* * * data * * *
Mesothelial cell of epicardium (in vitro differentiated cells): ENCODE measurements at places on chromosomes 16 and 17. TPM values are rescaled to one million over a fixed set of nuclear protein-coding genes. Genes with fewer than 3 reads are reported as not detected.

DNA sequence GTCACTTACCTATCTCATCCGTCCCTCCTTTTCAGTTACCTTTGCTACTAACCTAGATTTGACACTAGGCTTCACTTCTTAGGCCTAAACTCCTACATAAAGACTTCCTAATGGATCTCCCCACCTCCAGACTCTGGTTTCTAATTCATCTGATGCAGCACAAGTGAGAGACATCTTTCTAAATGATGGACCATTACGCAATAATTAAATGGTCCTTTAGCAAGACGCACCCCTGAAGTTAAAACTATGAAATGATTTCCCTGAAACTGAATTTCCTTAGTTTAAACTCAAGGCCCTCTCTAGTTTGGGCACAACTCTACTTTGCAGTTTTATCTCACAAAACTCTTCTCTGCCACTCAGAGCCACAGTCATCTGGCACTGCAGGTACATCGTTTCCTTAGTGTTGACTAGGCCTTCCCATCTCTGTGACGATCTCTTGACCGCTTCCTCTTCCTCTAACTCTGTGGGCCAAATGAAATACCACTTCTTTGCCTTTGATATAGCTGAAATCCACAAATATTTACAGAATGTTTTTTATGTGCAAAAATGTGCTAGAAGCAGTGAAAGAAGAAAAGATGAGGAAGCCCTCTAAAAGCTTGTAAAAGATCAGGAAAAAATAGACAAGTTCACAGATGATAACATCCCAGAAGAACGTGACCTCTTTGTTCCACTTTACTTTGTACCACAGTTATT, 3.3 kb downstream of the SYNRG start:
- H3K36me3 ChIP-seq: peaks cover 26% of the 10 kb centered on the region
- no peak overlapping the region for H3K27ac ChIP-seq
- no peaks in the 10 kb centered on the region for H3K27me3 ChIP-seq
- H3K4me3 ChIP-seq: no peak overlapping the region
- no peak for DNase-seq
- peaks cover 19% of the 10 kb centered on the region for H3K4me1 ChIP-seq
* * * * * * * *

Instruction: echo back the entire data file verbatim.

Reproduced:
Mesothelial cell of epicardium (in vitro differentiated cells): ENCODE measurements at places on chromosomes 16 and 17. TPM values are rescaled to one million over a fixed set of nuclear protein-coding genes. Genes with fewer than 3 reads are reported as not detected.

DNA sequence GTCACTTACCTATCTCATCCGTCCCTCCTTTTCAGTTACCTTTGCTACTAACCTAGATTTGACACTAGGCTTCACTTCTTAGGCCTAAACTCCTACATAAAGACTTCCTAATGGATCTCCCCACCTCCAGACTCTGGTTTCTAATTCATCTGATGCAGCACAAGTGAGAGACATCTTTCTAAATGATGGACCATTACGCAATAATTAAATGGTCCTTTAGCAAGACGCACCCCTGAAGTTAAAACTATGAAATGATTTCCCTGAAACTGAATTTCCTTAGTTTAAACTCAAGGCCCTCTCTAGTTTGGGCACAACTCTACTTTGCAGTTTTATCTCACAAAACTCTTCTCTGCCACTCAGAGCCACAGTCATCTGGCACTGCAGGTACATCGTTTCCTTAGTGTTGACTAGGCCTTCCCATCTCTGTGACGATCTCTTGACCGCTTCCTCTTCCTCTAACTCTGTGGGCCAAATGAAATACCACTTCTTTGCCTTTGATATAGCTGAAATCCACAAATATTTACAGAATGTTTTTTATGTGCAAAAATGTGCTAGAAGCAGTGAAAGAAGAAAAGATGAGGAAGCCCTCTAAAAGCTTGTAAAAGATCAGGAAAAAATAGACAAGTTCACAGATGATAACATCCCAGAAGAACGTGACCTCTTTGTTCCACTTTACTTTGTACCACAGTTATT, 3.3 kb downstream of the SYNRG start:
- H3K36me3 ChIP-seq: peaks cover 26% of the 10 kb centered on the region
- no peak overlapping the region for H3K27ac ChIP-seq
- no peaks in the 10 kb centered on the region for H3K27me3 ChIP-seq
- H3K4me3 ChIP-seq: no peak overlapping the region
- no peak for DNase-seq
- peaks cover 19% of the 10 kb centered on the region for H3K4me1 ChIP-seq